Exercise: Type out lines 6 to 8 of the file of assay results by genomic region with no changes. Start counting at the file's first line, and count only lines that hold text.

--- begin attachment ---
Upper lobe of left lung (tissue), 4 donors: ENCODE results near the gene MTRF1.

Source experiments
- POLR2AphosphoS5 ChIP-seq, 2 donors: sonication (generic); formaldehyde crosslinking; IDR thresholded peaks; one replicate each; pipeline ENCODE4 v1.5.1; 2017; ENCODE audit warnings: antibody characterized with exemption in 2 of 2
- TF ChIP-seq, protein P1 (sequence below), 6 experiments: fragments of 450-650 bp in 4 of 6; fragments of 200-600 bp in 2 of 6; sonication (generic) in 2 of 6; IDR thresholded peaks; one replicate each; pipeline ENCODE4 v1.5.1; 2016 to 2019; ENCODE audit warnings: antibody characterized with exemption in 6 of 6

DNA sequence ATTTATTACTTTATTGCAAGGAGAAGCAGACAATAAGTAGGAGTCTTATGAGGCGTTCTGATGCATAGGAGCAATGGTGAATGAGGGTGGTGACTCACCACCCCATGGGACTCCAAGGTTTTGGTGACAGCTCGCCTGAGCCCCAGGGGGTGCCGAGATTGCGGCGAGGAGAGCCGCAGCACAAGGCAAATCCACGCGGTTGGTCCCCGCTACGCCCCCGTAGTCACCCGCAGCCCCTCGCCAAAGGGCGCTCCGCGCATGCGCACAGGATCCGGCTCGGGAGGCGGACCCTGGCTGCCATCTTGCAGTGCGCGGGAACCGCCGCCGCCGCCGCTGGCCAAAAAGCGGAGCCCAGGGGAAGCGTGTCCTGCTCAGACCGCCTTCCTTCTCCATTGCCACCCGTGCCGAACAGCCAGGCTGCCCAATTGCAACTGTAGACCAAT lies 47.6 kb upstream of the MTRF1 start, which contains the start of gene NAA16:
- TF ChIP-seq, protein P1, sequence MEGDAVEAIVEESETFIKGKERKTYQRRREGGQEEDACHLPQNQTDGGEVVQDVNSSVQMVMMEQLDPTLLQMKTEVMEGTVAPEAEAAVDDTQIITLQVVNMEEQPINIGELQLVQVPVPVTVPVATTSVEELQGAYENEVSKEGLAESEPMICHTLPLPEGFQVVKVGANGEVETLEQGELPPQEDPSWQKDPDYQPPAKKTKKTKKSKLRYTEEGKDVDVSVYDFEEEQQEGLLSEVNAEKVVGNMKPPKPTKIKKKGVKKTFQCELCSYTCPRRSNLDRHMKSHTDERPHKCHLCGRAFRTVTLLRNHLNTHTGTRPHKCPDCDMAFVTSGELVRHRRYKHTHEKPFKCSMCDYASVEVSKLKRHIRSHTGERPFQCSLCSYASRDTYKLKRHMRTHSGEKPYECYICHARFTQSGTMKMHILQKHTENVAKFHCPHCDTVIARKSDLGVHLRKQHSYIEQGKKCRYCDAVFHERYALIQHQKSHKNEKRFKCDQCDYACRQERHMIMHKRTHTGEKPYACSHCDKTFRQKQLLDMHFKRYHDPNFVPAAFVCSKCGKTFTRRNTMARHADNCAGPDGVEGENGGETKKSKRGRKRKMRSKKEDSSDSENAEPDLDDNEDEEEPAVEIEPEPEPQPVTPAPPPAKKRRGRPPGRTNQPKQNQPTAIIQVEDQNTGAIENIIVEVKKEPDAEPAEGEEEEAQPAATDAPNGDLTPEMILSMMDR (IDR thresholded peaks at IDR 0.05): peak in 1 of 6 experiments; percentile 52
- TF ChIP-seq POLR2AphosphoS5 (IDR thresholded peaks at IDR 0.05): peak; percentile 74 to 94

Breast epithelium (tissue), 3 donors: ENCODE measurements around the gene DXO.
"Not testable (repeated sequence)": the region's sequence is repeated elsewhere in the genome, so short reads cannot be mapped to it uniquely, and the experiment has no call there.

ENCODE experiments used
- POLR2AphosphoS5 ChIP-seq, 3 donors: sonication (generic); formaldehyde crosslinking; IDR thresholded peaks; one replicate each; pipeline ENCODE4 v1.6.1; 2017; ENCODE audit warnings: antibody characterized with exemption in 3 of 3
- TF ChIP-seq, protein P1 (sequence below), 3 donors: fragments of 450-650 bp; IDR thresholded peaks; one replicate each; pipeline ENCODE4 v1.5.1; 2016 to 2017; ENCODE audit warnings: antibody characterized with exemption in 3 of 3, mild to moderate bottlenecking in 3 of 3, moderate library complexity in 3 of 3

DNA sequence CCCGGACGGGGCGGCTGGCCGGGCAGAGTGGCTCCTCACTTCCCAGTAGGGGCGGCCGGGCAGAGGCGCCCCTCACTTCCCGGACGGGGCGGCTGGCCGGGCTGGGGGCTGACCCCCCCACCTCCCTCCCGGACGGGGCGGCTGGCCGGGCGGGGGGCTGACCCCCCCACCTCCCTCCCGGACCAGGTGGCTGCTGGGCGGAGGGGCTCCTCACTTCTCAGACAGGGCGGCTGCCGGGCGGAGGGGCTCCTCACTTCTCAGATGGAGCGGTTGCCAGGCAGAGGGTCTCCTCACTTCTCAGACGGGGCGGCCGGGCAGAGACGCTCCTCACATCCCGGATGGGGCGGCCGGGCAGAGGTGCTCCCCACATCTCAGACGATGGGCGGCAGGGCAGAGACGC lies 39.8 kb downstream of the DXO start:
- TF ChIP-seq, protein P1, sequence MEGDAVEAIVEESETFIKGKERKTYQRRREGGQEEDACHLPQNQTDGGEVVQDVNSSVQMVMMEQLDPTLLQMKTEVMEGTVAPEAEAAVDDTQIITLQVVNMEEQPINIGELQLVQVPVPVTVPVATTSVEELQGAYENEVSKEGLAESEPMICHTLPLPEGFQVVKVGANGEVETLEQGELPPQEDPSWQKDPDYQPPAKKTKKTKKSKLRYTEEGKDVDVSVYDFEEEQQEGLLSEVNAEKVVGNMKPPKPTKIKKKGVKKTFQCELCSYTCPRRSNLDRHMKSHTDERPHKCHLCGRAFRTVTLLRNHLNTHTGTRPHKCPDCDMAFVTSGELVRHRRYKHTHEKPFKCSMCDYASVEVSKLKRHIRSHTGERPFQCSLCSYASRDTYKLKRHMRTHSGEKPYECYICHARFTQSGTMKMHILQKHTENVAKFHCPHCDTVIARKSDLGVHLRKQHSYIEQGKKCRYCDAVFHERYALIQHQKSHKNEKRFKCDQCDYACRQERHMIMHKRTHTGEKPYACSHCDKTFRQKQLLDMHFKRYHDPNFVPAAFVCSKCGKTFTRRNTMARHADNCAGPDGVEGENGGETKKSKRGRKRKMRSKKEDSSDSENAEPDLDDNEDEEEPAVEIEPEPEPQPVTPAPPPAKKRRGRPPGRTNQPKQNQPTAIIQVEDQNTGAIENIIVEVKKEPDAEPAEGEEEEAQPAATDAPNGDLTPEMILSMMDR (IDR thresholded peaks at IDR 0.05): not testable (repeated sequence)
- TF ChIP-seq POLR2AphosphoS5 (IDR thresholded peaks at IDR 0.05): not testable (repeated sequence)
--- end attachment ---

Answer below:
- TF ChIP-seq, protein P1, sequence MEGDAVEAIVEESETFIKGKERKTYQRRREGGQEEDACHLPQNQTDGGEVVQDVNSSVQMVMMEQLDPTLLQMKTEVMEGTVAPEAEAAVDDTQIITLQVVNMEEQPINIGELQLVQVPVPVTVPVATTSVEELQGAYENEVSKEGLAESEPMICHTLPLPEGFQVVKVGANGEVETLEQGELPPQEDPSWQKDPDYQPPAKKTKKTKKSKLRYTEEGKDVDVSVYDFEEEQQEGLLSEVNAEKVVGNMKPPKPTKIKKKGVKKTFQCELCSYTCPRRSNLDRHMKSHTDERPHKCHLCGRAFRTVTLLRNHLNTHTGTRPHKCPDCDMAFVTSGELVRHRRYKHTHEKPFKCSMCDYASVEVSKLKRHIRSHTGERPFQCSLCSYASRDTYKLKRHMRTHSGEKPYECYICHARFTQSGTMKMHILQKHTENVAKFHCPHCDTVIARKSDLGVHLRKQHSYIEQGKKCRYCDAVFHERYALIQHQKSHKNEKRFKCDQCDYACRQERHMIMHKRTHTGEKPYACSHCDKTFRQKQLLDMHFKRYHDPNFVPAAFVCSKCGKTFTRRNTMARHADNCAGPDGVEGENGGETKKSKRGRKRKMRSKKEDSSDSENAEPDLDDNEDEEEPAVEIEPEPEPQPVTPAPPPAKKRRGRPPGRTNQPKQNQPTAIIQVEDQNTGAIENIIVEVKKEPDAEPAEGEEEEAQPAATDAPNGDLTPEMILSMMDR (IDR thresholded peaks at IDR 0.05): peak in 1 of 6 experiments; percentile 52
- TF ChIP-seq POLR2AphosphoS5 (IDR thresholded peaks at IDR 0.05): peak; percentile 74 to 94

Breast epithelium (tissue), 3 donors: ENCODE measurements around the gene DXO.